Sahalie Falls Reverie

Sentinel pines offer a glimpse from down the trail, looking back up into the spray of Sahalie Fall’s terminal pool. Cold, unrunnable whitewater cascades westward, carving out the McKenzie River valley as it rushes to join the Willamette River, the Columbia River, the Pacific Ocean.

Two or three months into The Great Hunker, a forest escape was plotted. The Willamette National Forest a couple hours east of home called to us – and apparently many others, as the trail-head parking lot was crowded with other escapees. The goal was Sahalie Falls, one of the two points where groundwater surfaces to magestic effect, creating the headwaters of the McKenzie River on the western slope of the foothills of the Cascades. Snow melt on red and black lava fields and in Clear Lake filters downward, flowing in the subsurface for a couple years before surfacing at Sahalie Falls.

I might be wrong, but I think the water goes beneath again, surfacing at Tamolitch Pool, a blue gem of inviting clarity and deathly cold. Hikers are lured to their drowning deaths regularly, to the sadness of locals tired of the news stories of arduous rescues miles town trails packed hard with the footsteps of greenhorns marching to danger they don’t grock.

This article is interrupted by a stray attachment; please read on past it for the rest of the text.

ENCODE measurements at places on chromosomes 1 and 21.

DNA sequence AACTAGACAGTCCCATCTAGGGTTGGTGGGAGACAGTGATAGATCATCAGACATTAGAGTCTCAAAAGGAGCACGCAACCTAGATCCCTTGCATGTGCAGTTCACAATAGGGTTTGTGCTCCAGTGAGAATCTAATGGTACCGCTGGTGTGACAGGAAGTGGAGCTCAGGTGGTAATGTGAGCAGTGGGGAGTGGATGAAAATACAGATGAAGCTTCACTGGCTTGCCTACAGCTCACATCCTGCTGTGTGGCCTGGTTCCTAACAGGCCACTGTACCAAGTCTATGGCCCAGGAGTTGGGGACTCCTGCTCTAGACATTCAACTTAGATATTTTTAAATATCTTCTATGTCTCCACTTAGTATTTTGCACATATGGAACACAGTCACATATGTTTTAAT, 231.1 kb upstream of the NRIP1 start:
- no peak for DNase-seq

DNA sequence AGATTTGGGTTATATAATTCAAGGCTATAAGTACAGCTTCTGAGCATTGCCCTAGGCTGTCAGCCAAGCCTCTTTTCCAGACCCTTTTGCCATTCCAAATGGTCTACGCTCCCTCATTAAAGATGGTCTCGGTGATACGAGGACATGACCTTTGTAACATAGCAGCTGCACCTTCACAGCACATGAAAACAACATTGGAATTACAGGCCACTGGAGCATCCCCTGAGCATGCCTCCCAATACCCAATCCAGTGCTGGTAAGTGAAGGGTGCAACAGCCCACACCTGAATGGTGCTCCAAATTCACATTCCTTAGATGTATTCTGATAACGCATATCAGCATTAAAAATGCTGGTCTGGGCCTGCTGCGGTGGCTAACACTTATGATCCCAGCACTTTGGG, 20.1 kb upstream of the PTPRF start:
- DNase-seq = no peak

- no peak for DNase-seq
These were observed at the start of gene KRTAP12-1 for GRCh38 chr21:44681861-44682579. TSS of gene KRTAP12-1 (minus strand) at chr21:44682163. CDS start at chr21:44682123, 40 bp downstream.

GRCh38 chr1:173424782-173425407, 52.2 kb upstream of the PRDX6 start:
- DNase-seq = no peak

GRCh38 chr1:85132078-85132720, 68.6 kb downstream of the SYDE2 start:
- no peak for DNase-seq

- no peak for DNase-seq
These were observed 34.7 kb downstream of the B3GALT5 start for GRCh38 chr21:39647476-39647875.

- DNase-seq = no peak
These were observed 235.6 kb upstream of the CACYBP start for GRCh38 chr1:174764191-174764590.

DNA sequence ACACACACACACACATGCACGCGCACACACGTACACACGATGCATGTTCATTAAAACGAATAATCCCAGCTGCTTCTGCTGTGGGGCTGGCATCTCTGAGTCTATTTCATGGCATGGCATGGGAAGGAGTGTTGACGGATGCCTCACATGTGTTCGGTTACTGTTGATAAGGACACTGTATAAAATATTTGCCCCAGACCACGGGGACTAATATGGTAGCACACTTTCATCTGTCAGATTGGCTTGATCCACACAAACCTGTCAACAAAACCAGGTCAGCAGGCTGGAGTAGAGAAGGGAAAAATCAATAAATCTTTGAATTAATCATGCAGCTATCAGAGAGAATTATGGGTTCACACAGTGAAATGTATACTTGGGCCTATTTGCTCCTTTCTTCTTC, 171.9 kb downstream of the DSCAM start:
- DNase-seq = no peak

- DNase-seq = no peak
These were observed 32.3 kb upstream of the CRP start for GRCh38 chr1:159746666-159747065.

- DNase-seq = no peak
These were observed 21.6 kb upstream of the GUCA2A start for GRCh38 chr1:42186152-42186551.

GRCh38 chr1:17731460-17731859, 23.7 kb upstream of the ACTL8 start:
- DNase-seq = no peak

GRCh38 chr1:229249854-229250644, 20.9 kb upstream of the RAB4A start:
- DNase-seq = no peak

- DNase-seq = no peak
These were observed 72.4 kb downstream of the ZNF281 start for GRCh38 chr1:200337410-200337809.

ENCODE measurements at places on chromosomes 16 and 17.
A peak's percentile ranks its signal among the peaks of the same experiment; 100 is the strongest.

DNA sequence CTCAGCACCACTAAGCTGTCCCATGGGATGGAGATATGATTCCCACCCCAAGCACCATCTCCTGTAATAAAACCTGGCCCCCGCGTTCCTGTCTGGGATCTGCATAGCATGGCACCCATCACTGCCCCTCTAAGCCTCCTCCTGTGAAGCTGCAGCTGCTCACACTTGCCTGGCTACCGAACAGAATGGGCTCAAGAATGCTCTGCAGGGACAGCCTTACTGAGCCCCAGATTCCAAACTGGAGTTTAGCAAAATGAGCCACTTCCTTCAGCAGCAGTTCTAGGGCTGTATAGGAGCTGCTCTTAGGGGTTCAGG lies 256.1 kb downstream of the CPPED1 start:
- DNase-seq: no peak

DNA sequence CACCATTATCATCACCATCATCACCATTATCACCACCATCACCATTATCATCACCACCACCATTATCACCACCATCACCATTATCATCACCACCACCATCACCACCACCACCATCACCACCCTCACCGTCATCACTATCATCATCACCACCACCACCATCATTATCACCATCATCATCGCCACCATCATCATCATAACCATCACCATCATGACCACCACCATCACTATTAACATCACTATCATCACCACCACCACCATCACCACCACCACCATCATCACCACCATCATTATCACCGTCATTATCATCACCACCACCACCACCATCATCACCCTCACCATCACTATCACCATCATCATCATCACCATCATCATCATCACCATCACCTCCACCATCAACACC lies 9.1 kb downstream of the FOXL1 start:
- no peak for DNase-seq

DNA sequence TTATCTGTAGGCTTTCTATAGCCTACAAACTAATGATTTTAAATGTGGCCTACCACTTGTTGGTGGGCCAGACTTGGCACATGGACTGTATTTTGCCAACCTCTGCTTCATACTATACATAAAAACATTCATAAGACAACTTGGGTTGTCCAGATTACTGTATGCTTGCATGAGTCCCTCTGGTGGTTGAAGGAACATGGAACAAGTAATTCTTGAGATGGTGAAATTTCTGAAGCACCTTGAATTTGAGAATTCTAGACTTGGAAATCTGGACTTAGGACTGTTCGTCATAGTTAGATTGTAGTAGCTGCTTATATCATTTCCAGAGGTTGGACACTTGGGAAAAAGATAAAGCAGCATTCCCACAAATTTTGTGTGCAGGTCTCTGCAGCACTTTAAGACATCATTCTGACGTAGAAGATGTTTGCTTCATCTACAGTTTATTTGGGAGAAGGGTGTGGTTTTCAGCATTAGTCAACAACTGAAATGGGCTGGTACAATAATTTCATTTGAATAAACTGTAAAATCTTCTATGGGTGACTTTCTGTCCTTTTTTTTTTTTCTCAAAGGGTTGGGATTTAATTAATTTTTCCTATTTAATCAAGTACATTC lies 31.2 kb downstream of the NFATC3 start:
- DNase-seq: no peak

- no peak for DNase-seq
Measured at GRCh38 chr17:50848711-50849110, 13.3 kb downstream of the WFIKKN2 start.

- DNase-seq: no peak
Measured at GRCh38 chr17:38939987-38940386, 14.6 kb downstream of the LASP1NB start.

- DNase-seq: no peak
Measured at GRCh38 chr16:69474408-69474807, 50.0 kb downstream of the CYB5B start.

Skunk cabbage (Lysichiton americanus) blooms beside a spring that flows into a short stream subsumed by the nearby McKenzie River.

A stellar trail runs along the river here, making a loop – apparently. Eschewing my young companions’ pace and earnestness in the face of the steep hike, I quickly faded behind them under the ruse of taking photographs. I didn’t want to be alone at home, but I sure wanted some expansive, pine-scented alone-time in the forest!

Stepping off the footpath to powder my nose, I was thrilled to discover a graveled service road! Ha! From a hike to a ladylike stroll! The narrow road led to the Koosah Falls parking lot and restroom, which I would have totally missed from the riverside trail.

As if an easy path before me wasn’t enough, another discovery awaited – a spring forming at the foot of a basaltic slope across from the parking area! Skunk cabbage bloomed in the boggier places, and a light rain made the spring’s surface dance with splashy, momentary domes of wetness. The ponded springwater flowed, like everything else capable of any sort of fluidity, westward into the forest, rushing as if late for a date with the McKenzie River. Perhaps at this elevation the river is eager to increase her flow, her girth, the momentum of the unstoppable push to the ocean, and makes demands of tributaries to not dawdle?

Author: Martha in the Moment

Just another human navigating this crazy era, trying to make sense of the lightning-fast changes that keep coming at all of us. Benedictions, all.

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